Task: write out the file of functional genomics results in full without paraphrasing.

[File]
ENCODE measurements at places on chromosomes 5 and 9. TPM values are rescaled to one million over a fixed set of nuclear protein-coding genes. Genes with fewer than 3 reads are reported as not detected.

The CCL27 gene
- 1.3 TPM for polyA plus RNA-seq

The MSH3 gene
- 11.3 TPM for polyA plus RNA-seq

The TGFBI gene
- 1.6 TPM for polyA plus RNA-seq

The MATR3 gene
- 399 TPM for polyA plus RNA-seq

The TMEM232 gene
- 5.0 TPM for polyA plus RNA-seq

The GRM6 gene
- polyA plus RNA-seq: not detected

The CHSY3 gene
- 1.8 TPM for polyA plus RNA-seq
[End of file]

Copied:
ENCODE measurements at places on chromosomes 5 and 9. TPM values are rescaled to one million over a fixed set of nuclear protein-coding genes. Genes with fewer than 3 reads are reported as not detected.

The CCL27 gene
- 1.3 TPM for polyA plus RNA-seq

The MSH3 gene
- 11.3 TPM for polyA plus RNA-seq

The TGFBI gene
- 1.6 TPM for polyA plus RNA-seq

The MATR3 gene
- 399 TPM for polyA plus RNA-seq

The TMEM232 gene
- 5.0 TPM for polyA plus RNA-seq

The GRM6 gene
- polyA plus RNA-seq: not detected

The CHSY3 gene
- 1.8 TPM for polyA plus RNA-seq